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IN THE UNITED STATES DISTRICT COURT
FOR THE DISTRICT OF COLUMBIA
UNITED STATES' MEMORANDUM IN SUPPORT OF THE
JOINT MOTION FOR MODIFICATION OF THE FINAL JUDGMENT
The United States files this Memorandum In Support Of The Joint Motion of the United States and the American Bar Association ("ABA") For Modification Of The Final Judgment entered in this case. The modifications are necessary to conform the Final Judgment with requirements mandated by Department of Education ("DOE") rules promulgated under the Higher Education Act ("HEA"), 20 U.S.C. §1099(b) (1998). The modifications are in the public interest, and, therefore, the Court should enter the Order to which the parties have agreed.
In June 1995, the United States filed this Civil Action, alleging that the ABA had violated Section 1 of the Sherman Act in its law school accreditation activities. The Complaint alleged that the ABA had restrained competition among professional personnel at ABA-approved law schools by fixing their salaries and other compensation levels and working conditions, and by limiting competition from non-ABA-approved schools. The ABA and United States agreed to a settlement, and on June 25, 1996, the Court entered the Final Judgment, enjoining the ABA from fixing compensation and from enforcing a boycott of non-ABA-approved schools. Moreover, because the Complaint alleged that the ABA had allowed the accreditation process to be misused by law school personnel with a direct economic interest in its outcome, the Final Judgment ordered the ABA to take a number of steps to limit the influence of law school personnel in the accreditation process, including having the ABA's House of Delegates review and approve certain aspects of the accreditation process. After the Final Judgment was entered, DOE determined that allowing the House to act as the final decision-maker for accreditation activities did not conform to provisions of the Higher Education Act and DOE regulations. These provisions require a DOE-recognized accrediting body to be "separate and independent" from an affiliated trade association (here, the ABA). See 20 U.S.C. §1099(b) (1998) and 34 C.F.R. § 602.3 (1999). Consequently, the ABA, in order to retain its status as a DOE-recognized accreditation agency, has modified the House's role, and the parties to the Final Judgment have agreed that the Court should make appropriate modifications to the Final Judgment so that it conforms to the DOE requirements.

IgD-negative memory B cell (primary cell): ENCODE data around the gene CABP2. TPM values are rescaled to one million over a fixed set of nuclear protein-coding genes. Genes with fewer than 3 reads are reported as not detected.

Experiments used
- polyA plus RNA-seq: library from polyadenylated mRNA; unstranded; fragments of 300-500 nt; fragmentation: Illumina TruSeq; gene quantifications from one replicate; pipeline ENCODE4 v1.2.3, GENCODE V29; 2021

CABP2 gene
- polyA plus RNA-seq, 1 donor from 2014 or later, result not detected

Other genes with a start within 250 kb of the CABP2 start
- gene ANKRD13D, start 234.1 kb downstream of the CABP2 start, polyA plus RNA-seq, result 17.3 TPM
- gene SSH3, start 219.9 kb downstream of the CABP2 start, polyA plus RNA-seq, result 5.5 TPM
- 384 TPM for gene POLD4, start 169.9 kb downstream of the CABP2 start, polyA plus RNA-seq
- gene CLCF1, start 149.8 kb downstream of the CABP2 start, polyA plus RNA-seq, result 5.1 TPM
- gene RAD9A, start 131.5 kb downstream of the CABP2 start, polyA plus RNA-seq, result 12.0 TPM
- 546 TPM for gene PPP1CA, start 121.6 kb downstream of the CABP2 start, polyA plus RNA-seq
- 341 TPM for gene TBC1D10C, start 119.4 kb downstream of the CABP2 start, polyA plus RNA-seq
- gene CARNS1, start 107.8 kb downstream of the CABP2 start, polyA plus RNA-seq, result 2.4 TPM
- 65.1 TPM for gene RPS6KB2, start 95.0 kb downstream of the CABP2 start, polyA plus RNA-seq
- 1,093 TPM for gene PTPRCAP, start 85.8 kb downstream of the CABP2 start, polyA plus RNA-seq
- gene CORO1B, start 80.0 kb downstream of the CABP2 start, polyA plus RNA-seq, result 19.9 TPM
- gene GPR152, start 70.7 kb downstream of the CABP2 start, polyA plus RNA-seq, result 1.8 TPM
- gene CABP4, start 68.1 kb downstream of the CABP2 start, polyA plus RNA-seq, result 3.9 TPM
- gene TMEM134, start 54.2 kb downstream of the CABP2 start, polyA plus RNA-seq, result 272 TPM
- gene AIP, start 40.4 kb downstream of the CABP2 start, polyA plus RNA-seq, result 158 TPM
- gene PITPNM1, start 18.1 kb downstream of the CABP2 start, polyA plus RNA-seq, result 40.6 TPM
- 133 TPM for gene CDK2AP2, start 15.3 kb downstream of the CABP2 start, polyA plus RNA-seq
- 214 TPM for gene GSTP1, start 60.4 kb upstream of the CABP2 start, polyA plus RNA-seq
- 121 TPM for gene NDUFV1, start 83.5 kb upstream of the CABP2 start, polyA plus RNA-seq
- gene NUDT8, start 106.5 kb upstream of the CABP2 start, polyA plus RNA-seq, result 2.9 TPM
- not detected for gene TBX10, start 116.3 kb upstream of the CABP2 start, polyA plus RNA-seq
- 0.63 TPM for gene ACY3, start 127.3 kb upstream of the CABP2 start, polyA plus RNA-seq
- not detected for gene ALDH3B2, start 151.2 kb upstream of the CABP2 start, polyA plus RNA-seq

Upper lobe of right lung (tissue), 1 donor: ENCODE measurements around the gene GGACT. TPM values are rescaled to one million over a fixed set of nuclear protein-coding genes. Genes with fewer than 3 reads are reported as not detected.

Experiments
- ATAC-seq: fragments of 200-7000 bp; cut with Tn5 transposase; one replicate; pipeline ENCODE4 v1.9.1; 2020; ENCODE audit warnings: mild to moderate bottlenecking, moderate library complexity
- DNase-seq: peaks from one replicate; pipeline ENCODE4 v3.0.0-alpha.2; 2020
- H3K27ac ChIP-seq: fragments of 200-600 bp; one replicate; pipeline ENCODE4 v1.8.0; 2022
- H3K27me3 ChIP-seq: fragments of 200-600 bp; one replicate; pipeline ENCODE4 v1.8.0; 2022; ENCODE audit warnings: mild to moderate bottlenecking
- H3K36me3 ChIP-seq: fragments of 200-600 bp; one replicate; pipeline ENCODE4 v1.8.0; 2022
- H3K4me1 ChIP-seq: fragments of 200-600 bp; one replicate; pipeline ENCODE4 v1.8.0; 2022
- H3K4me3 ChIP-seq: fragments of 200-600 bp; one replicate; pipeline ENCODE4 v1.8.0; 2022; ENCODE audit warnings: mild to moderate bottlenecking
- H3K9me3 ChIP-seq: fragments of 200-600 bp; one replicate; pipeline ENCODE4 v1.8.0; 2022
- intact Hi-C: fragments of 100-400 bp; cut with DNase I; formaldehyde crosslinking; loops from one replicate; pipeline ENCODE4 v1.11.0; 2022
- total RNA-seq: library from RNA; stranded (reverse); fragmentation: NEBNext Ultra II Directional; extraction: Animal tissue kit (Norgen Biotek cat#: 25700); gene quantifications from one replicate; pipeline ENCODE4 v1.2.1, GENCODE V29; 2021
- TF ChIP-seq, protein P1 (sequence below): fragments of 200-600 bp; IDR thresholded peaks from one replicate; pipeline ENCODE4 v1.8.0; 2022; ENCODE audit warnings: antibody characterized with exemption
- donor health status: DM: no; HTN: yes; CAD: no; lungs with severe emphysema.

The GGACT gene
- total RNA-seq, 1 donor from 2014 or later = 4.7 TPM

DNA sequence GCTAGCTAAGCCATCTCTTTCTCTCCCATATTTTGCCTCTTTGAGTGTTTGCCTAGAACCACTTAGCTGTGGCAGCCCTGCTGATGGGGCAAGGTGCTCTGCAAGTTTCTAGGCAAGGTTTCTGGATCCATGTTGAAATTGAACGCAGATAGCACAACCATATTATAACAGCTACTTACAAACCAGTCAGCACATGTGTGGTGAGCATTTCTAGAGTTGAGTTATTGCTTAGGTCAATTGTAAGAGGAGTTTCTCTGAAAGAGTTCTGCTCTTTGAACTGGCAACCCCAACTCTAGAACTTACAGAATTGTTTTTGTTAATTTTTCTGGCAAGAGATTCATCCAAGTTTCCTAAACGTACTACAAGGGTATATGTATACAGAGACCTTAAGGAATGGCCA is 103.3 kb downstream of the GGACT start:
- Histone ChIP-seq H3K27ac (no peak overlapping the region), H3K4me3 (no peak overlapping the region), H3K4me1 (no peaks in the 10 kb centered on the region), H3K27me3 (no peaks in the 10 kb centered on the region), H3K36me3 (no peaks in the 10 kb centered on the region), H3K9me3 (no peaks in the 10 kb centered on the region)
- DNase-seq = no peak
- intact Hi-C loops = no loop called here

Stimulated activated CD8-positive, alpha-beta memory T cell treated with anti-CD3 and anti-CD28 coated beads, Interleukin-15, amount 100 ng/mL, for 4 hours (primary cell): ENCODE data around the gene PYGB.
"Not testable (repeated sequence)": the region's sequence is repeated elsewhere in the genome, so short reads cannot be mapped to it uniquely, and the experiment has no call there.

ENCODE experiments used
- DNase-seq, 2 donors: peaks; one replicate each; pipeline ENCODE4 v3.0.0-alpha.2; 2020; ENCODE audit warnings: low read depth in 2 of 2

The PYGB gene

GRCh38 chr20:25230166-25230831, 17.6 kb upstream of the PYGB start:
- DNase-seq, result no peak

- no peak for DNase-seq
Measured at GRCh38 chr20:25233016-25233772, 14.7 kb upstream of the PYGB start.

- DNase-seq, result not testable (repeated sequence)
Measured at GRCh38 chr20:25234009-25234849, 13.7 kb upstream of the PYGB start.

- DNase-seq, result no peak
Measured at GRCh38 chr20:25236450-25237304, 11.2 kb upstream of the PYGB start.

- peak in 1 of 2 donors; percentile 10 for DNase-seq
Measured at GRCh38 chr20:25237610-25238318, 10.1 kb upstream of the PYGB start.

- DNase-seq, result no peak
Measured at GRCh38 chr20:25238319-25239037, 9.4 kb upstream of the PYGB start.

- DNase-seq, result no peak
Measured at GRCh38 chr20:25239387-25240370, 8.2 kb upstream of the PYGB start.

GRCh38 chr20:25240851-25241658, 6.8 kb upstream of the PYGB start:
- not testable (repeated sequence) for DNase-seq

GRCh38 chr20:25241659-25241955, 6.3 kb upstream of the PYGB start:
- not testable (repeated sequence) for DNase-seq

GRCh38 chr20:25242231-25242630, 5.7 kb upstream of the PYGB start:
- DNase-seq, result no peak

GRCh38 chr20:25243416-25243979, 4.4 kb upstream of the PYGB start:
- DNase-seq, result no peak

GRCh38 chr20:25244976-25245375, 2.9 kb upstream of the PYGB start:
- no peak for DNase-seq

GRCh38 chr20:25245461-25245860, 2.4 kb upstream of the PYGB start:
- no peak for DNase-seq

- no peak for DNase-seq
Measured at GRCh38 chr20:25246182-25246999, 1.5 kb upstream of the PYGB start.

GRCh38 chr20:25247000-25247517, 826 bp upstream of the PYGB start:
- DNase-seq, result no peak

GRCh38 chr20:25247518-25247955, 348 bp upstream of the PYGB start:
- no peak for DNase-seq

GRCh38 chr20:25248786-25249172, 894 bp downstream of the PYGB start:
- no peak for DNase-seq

The ABA is the only agency recognized by DOE as a law school accrediting agency. As part of its accreditation process, the ABA has a set of Standards for the Approval of Law Schools ("Standards"), setting forth the minimum requirements for legal education that must be met to obtain and maintain ABA approval. These Standards are supplemented by formal Interpretations and Rules. The Standards and their Interpretations cover many aspects of the operation of a law school, including its salary structure, student-faculty ratios, faculty leave policies, faculty workloads, and physical facilities. (The Rules are primarily procedural.)
The ABA's Section of Legal Education and Admissions to the Bar administers law school accreditation. It was created in 1893 as the ABA's first section. The Section is governed by its Council, which has supervisory authority on all accreditation matters. The Council is the entity that DOE has actually recognized as the body that accredits law schools. The Council has a number of committees, including the Standards Review Committee and the Accreditation Committee. The Standards Review Committee reviews Standards, Interpretations, and Rules. It then recommends changes to the Council. Traditionally, the Council had forwarded its recommendations on proposed Standards to the House of Delegates for approval. By contrast, Interpretations and Rules were not reviewed by the House of Delegates until the Final Judgment subjected them to House review. The Accreditation Committee enforces the Standards and Interpretations through extensive on-site inspections of law schools to determine whether they should retain their ABA accreditation (or, in the case of schools not yet approved by the ABA, whether they should be given that accreditation). The Accreditation Committee forwards its recommendations about the accreditation of a particular law school to the Council. Traditionally, the Council had, in turn, forwarded its recommendation to the House of Delegates, which made the final decision.
The remedies in the Final Judgment are divided into three parts. Section IV prohibits the ABA from engaging in salary fixing and boycott activity. Section VII referred certain accreditation practices that had both antitrust and educational implications to a "Special Commission," which had been empaneled by the Section of Legal Education. Section VI, the section relevant to the proposed modification, increases oversight and review of the accreditation process by people outside the law school environment and outside of the Accreditation and Standards Review Committees. These provisions were designed to address allegations that the ABA had allowed the accreditation process to be misused by law school personnel with a direct interest in its outcome.
Section VI.(B) allows appeals of certain Accreditation Committee actions to the Council. Sections VI.(C)-(E) require changes to the membership of the Council and of the Accreditation and Standards Review Committees to include more non-academic members, impose term limits, and require the reporting of appointments and elections to the ABA's Board of Governors. Similarly, Sections VI.(F)-(G) revise the membership of site evaluation teams and of the Nominating Committee, which nominates members of both the Accreditation and Standards Committee, to include more members from outside academia. Section VI contains several other oversight provisions, as well. See Sections VI.(H)-(K). These oversight provisions would remain in place and would not be affected by the modification.